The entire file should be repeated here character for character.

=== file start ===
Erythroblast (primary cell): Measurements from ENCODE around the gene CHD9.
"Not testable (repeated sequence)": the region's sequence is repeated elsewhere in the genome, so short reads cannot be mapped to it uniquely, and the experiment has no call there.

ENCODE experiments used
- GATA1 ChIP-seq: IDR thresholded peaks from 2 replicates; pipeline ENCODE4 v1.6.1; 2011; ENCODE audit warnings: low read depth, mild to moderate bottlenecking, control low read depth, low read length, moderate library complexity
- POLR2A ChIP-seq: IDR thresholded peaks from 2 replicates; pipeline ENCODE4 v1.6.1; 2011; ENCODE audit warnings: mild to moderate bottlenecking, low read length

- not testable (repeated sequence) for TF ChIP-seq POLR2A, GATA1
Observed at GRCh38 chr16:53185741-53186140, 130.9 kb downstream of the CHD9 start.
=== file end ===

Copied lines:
Erythroblast (primary cell): Measurements from ENCODE around the gene CHD9.
"Not testable (repeated sequence)": the region's sequence is repeated elsewhere in the genome, so short reads cannot be mapped to it uniquely, and the experiment has no call there.

ENCODE experiments used
- GATA1 ChIP-seq: IDR thresholded peaks from 2 replicates; pipeline ENCODE4 v1.6.1; 2011; ENCODE audit warnings: low read depth, mild to moderate bottlenecking, control low read depth, low read length, moderate library complexity
- POLR2A ChIP-seq: IDR thresholded peaks from 2 replicates; pipeline ENCODE4 v1.6.1; 2011; ENCODE audit warnings: mild to moderate bottlenecking, low read length

- not testable (repeated sequence) for TF ChIP-seq POLR2A, GATA1
Observed at GRCh38 chr16:53185741-53186140, 130.9 kb downstream of the CHD9 start.